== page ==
“Or can we sort of more pragmatically scope out where we need to work together and where we’re going to continue to have differences?

“Can we try to manage this better?

“Actually, we managed it better during the Cold War, but that we’ve never really found the balance since and since then, China’s been on the rise, and Russia’s felt that it’s been on the decline, trying to lift itself up again.

“These are very challenging times.”

Clark argued that Covid had changed the world and that globally it had been exacerbated by pre-existing inequalities and marginalisation between countries and within countries.

“We are not an exception to that.

“This has exposed fractures, and I think the smart minds need to be very much tuned to how do we build social cohesion?”

 “How do we build an economy and society that everyone really feels they do have a stake in, and we don’t leave people behind?”

It was a theme echoed at the conference by her predecessor as Prime Minister, Jim Bolger.

He was concerned about the environment and growing inequality.

“Going forward, we could hopefully agree that the environment is a common good belonging to all and meant for all,” he said.

“So we should treat it accordingly.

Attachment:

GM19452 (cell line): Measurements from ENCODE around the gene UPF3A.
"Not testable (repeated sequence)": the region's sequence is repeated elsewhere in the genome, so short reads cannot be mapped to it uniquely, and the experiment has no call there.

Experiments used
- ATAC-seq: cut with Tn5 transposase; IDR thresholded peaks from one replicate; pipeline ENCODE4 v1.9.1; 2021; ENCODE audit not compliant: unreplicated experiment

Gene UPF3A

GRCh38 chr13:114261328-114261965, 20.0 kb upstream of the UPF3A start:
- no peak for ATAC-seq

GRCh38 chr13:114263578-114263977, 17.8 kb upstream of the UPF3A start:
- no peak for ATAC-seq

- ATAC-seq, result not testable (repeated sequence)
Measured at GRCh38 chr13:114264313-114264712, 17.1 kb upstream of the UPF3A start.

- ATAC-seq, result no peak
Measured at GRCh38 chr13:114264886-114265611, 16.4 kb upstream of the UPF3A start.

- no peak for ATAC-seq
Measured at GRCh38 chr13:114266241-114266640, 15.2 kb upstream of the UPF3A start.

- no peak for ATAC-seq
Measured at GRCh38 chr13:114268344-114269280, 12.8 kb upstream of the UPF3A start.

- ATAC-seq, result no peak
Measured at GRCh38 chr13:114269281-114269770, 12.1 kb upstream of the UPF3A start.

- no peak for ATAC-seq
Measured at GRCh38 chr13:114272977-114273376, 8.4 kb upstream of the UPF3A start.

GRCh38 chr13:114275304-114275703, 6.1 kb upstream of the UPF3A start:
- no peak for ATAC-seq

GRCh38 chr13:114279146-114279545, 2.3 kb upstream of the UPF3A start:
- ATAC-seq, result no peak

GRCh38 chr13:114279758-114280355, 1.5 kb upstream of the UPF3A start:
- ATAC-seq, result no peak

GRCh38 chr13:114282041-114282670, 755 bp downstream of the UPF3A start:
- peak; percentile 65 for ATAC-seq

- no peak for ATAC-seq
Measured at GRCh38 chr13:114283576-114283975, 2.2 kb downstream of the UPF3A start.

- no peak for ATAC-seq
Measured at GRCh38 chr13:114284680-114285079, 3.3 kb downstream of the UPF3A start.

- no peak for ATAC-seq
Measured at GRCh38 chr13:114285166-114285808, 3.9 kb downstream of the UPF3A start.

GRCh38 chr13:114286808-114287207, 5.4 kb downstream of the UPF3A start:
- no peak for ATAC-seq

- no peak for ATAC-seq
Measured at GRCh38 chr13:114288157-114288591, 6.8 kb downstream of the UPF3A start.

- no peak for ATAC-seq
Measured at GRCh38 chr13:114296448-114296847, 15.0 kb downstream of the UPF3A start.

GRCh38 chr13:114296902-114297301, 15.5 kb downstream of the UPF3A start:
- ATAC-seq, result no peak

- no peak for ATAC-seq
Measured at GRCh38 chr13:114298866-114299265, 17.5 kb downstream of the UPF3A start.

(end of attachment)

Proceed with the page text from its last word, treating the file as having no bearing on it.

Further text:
“Can we also agree in principle with the goal of meeting the needs of all rather than the unlimited wants and greed of the few?

“If you sign up to those two points, you are signing up to a big change in how we measure progress.”

But Bolger went further; he supported his former National caucus colleague Marilyn Waring who has long argued that GDP is too simplistic a measure of a nation’s wealth.

Waring has come at this from a feminist perspective arguing that GDP does not measure unpaid work.

“We must develop a more inclusive index that not only measures money transactions, but also important personal and community issues such as health education, housing, pollution and broader environmental issues to replace GDP as a measure of progress.”

Both Clark and Bolger had prepared their speeches before the Ukraine invasion, but both agreed that the world was facing substantial and fundamental change as a consequence of Covid.

Ukraine is both a consequence of that and the likely catalyst for (at the very least) an economic shock.

Between them, Russia and Ukraine produce 30 per cent of the world’s wheat, and wheat futures were rising last night by five per cent, as were oil futures, with Brent crude now trading at over $US100 a barrel.

The Government last night announced limited sanctions on Russia in protest at the invasion.

These include the prohibition on exporting all goods intended for use by the Russian military and security forces, including any armed force, a paramilitary force, police force, or militia. This includes weapons, dual-use technology and goods that have a civilian use but that are intended for military use or that may have military applications.

But New Zealand has a limited export trade with Russia; in 2019, $211 million of exports went there, mainly butter and other dairy products.

These are not included in last night’s sanctions.

Australia has imposed similar sanctions but has also included dealing with Russian banks or investment services.